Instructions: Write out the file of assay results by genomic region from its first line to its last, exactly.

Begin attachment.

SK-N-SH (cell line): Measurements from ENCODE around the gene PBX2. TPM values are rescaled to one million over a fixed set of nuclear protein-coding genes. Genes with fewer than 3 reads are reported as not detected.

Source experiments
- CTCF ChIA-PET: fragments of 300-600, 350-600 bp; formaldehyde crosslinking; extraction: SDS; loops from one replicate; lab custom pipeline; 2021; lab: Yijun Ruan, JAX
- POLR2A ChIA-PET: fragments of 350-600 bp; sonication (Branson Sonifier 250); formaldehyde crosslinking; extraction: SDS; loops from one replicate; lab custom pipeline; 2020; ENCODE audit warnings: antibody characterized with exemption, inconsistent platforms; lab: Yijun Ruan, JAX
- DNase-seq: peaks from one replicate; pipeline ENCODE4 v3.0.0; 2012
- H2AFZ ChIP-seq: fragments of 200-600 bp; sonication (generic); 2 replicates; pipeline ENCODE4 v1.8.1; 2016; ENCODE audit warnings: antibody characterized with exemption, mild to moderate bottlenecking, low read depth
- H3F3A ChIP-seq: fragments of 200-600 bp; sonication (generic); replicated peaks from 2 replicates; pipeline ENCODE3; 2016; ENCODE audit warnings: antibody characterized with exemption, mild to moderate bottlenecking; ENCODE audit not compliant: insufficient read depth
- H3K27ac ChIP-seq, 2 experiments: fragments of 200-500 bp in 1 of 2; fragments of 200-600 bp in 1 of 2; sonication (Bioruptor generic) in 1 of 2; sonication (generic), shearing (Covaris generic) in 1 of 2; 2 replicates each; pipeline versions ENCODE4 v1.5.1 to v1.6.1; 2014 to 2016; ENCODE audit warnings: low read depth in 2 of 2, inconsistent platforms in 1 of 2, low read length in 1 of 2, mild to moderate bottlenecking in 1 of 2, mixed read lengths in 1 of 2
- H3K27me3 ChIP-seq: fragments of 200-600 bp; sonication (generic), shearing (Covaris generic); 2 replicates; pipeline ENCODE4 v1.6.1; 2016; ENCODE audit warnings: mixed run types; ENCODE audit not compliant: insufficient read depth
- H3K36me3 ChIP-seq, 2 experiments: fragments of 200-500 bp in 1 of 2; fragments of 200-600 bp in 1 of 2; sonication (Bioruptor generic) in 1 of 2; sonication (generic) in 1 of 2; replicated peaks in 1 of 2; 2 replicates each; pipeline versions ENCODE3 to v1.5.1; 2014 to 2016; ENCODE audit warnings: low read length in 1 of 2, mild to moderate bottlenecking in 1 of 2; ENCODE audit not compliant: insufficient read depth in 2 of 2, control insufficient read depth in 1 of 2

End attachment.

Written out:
SK-N-SH (cell line): Measurements from ENCODE around the gene PBX2. TPM values are rescaled to one million over a fixed set of nuclear protein-coding genes. Genes with fewer than 3 reads are reported as not detected.

Source experiments
- CTCF ChIA-PET: fragments of 300-600, 350-600 bp; formaldehyde crosslinking; extraction: SDS; loops from one replicate; lab custom pipeline; 2021; lab: Yijun Ruan, JAX
- POLR2A ChIA-PET: fragments of 350-600 bp; sonication (Branson Sonifier 250); formaldehyde crosslinking; extraction: SDS; loops from one replicate; lab custom pipeline; 2020; ENCODE audit warnings: antibody characterized with exemption, inconsistent platforms; lab: Yijun Ruan, JAX
- DNase-seq: peaks from one replicate; pipeline ENCODE4 v3.0.0; 2012
- H2AFZ ChIP-seq: fragments of 200-600 bp; sonication (generic); 2 replicates; pipeline ENCODE4 v1.8.1; 2016; ENCODE audit warnings: antibody characterized with exemption, mild to moderate bottlenecking, low read depth
- H3F3A ChIP-seq: fragments of 200-600 bp; sonication (generic); replicated peaks from 2 replicates; pipeline ENCODE3; 2016; ENCODE audit warnings: antibody characterized with exemption, mild to moderate bottlenecking; ENCODE audit not compliant: insufficient read depth
- H3K27ac ChIP-seq, 2 experiments: fragments of 200-500 bp in 1 of 2; fragments of 200-600 bp in 1 of 2; sonication (Bioruptor generic) in 1 of 2; sonication (generic), shearing (Covaris generic) in 1 of 2; 2 replicates each; pipeline versions ENCODE4 v1.5.1 to v1.6.1; 2014 to 2016; ENCODE audit warnings: low read depth in 2 of 2, inconsistent platforms in 1 of 2, low read length in 1 of 2, mild to moderate bottlenecking in 1 of 2, mixed read lengths in 1 of 2
- H3K27me3 ChIP-seq: fragments of 200-600 bp; sonication (generic), shearing (Covaris generic); 2 replicates; pipeline ENCODE4 v1.6.1; 2016; ENCODE audit warnings: mixed run types; ENCODE audit not compliant: insufficient read depth
- H3K36me3 ChIP-seq, 2 experiments: fragments of 200-500 bp in 1 of 2; fragments of 200-600 bp in 1 of 2; sonication (Bioruptor generic) in 1 of 2; sonication (generic) in 1 of 2; replicated peaks in 1 of 2; 2 replicates each; pipeline versions ENCODE3 to v1.5.1; 2014 to 2016; ENCODE audit warnings: low read length in 1 of 2, mild to moderate bottlenecking in 1 of 2; ENCODE audit not compliant: insufficient read depth in 2 of 2, control insufficient read depth in 1 of 2